Today, that “small” motel has grown to 200 rooms—including requisite theme rooms—still run by Gordon, Ethel, and family. The rooms are simple, clean, and comfortable. There’s no need for art on the walls—the spectacular view from any window is art enough.

            The place begs to be explored. It’s full of unusual collections. There’s an indoor swimming pool with a giant mural of the Titanic on the wall—an arrow points out, “iceberg ripped through hull here.” The outdoor gardens, set along the lake and a small, sandy beach, are spectacular. The combination of red roofs, green mountains, blue water, and rainbows of flowers is truly dazzling.

            Behind the hotel is Gordon Bell’s “ghost town,” actually a collection of old buildings from communities throughout the region. Each was in danger of demolition when Bell came to the rescue. Of special interest are the Craigellachie Schoolhouse, and Gordon Bell’s extensive collection of lovingly restored antique autos, dating to 1902.

            Today’s highway travellers notice the new, massive, round red roof. When it’s finished, this will be a rare, indoor railway turntable. The huge space under the roof is filled with antique rail cars (including P.T. Barnum’s former carriage), all in various stages of restoration.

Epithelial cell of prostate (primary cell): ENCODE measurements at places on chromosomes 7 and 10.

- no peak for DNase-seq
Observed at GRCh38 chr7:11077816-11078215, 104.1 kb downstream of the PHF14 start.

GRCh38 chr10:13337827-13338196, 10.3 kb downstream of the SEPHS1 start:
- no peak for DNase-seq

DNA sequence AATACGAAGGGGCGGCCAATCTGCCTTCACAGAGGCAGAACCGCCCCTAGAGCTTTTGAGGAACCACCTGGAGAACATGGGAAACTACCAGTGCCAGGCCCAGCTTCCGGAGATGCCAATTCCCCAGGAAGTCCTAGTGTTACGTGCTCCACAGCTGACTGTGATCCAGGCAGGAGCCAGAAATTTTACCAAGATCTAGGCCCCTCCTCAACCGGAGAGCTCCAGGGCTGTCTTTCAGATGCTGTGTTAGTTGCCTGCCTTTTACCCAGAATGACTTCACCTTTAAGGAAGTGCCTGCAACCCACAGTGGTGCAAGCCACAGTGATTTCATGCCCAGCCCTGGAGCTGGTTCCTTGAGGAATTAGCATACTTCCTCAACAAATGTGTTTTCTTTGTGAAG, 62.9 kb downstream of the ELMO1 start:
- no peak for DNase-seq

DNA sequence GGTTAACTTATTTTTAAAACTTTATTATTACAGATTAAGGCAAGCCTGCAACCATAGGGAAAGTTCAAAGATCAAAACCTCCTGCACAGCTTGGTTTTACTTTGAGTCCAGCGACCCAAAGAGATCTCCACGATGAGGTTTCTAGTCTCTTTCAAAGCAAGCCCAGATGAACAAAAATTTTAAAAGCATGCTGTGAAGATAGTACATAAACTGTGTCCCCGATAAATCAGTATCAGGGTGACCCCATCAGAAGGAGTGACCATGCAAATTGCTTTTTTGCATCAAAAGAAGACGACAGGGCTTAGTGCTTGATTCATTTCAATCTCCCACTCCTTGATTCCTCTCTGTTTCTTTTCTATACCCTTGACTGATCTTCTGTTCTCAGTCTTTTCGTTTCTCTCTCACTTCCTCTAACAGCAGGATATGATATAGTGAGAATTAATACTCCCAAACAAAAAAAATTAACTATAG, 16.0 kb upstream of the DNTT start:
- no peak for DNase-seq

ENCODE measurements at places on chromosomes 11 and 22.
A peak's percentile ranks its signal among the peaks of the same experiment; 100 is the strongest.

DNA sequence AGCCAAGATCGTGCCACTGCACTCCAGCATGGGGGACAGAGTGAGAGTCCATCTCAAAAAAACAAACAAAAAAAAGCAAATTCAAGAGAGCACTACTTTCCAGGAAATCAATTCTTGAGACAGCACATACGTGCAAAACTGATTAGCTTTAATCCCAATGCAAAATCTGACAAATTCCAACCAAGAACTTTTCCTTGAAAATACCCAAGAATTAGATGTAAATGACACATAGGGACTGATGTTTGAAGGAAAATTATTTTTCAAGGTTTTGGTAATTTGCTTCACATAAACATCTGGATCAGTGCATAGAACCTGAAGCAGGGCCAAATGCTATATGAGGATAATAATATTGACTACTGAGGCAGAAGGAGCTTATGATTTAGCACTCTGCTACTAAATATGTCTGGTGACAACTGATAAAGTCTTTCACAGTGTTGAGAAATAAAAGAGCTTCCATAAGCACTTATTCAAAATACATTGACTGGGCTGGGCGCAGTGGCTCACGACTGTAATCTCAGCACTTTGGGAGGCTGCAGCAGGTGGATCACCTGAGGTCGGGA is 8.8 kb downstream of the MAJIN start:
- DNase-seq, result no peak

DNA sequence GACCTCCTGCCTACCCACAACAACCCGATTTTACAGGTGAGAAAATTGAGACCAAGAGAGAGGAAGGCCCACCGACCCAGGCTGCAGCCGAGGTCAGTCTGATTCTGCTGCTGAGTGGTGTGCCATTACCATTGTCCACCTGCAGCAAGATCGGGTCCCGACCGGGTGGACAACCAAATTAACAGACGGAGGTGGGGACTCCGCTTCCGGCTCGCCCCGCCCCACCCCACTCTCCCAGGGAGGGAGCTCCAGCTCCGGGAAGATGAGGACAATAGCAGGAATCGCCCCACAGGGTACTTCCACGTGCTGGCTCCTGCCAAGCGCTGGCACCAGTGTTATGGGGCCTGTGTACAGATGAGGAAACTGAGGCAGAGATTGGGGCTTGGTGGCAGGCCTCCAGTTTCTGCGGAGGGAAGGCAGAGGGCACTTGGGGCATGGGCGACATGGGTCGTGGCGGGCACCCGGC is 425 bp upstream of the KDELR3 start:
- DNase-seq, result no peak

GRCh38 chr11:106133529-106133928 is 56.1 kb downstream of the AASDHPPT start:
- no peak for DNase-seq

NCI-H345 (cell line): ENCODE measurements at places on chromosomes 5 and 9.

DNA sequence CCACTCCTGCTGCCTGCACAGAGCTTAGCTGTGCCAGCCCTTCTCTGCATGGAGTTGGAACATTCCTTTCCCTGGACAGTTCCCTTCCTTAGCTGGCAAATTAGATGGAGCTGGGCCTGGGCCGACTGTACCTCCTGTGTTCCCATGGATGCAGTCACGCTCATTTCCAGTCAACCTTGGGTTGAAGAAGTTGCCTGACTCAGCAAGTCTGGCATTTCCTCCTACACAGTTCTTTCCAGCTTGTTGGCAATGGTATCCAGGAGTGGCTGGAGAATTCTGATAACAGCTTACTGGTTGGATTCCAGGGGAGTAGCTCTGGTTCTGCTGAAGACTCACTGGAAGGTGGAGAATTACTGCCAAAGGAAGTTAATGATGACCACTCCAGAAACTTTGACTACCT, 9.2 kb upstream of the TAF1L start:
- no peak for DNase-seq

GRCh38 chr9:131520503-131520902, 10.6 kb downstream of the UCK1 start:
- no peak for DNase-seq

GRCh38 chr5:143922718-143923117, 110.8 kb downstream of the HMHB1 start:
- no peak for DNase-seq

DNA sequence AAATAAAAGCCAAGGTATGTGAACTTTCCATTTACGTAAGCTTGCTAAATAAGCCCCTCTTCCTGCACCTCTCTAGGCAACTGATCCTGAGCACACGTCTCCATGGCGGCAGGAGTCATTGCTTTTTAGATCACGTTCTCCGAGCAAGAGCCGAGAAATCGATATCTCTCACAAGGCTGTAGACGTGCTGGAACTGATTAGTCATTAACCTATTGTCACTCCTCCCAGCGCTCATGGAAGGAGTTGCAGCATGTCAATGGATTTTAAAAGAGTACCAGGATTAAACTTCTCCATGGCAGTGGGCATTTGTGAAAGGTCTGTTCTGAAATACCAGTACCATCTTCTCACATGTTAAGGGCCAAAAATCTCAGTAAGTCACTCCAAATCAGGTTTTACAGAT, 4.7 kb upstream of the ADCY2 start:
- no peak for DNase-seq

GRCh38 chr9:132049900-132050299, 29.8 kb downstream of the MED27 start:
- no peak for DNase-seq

You’ll be amazed to learn Three Valley Gap has its own dams and hydroelectric plant, all built by the Bells (they’ll send you on a hike there, if you like). If you don’t come away from Three Valley Gap inspired to dream a little bigger, you had your eyes closed. If you’re lucky, Gordon will be your tour guide. He’s full of sage advice like, “once you learn how to learn, you can do anything.”

            Enchanted Forest (www.enchantedforestbc.com): This is the kind of place where kids beg to stop and parents cringe. But my pal Dennis, a Calgary father who does the Coast trip each year says, “It’s perfect. The kids get out and run all through the woods. Then they’re wiped out, fall asleep, and I can drive on in peace!”

            Enchanted Forest is a true throwback to the 60s. Artist Doris Needham loved making large, fairytale figurines out of concrete. Eventually, she placed them in this gorgeous swath of forest, and started charging passing travellers to explore. Younger kids go wacky with glee when they come face to face with the Three Little Pigs, Captain Hook, and the Old Woman’s Shoe—at just their size.

            There’s a surprise for adult travellers: a stunning nature walk. “This whole place is really a way for people to get up close with the forest,” says owner Rocky Ehlers. A trail into old-growth trees leads to a boardwalk over marshland—allowing visitors amazing views of beaver dams, lilypads, and rich salmon spawning waters.